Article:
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AJ, you HAVE to elaborate on the NASCAR thingy. I was going to post in a joking manner that they didn't have a NASCAR win but you stole my thunder.
 

Audi Junkie

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http://www.theracesite.com/index.cfm?pagetype=2&form_article=4575 http://europeancarweb.com/features/0304ec_s4racecar/ Audi's U.S. Powerhouse Pedigree Factory Audis first won in the U.S. with inline turbo fives. These 2.2 liters delivered 500 to 720 official horsepower in the squat Sport quattro for three years at Pikes Peak (1985-87). They were succeeded by circuit competitors such as the SCCA Trans Am 200 (1988 double title winner) and IMSA's GTO category with the fiery 90 spaceframe quattro, which could cut a single qualifying lap with 1000-bhp capability in 1989. http://www.racingsportscars.com/photo/1988/Niagara_Falls-1988-06-26-014.jpg http://www.racingcircuits.net/France/_gpLeMans24.html [ August 21, 2005, 03:15 PM: Message edited by: Audi Junkie ]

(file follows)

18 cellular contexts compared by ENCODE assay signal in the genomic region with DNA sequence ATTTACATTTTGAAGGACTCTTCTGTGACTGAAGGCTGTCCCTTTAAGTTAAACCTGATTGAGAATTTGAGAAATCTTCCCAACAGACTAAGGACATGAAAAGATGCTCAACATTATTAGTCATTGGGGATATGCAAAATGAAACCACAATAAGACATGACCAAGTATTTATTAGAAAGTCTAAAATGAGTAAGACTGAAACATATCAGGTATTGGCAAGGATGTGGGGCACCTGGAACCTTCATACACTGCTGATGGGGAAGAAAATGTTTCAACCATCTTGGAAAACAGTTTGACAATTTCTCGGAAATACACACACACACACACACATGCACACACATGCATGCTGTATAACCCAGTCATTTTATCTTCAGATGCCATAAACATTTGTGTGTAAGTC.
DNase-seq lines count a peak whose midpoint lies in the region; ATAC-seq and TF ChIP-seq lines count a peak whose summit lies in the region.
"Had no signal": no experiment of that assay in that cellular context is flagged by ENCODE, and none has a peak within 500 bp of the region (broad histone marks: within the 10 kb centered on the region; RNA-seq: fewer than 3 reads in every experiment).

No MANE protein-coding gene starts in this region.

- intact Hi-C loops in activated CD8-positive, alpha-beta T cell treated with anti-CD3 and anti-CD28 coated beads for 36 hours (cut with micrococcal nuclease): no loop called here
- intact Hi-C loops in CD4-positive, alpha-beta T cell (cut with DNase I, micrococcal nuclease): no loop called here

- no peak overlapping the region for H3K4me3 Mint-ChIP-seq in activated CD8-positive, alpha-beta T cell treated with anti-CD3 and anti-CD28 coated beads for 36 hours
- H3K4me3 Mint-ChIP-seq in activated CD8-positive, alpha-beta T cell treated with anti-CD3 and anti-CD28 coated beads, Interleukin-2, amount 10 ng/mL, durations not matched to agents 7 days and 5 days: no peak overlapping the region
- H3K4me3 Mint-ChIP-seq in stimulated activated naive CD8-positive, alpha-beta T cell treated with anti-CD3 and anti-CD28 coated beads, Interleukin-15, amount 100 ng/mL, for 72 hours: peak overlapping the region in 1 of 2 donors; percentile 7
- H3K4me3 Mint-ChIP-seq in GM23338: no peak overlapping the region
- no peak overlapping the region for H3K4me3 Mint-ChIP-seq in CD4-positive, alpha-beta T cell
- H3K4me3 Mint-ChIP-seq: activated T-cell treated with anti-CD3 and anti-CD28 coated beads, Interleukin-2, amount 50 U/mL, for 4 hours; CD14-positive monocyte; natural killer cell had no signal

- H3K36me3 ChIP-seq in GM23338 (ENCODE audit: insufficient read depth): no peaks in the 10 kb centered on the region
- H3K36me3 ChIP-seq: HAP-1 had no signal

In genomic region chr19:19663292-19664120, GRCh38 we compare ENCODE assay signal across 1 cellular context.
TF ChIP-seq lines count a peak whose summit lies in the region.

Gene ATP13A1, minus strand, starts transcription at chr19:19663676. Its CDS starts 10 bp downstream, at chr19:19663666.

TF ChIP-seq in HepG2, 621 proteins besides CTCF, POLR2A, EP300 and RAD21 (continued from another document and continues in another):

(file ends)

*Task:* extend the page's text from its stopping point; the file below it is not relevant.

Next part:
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quote:
Originally posted by Audi Junkie: I'm a little tired, and should probally get my ducks in a row before I make this post, but we can fill in the blanks and links later. Also, the advanced-geometry engines and mettalurgy read like something from Star Trek. Yawn. Let's not mention that V2 internal guidence thingy.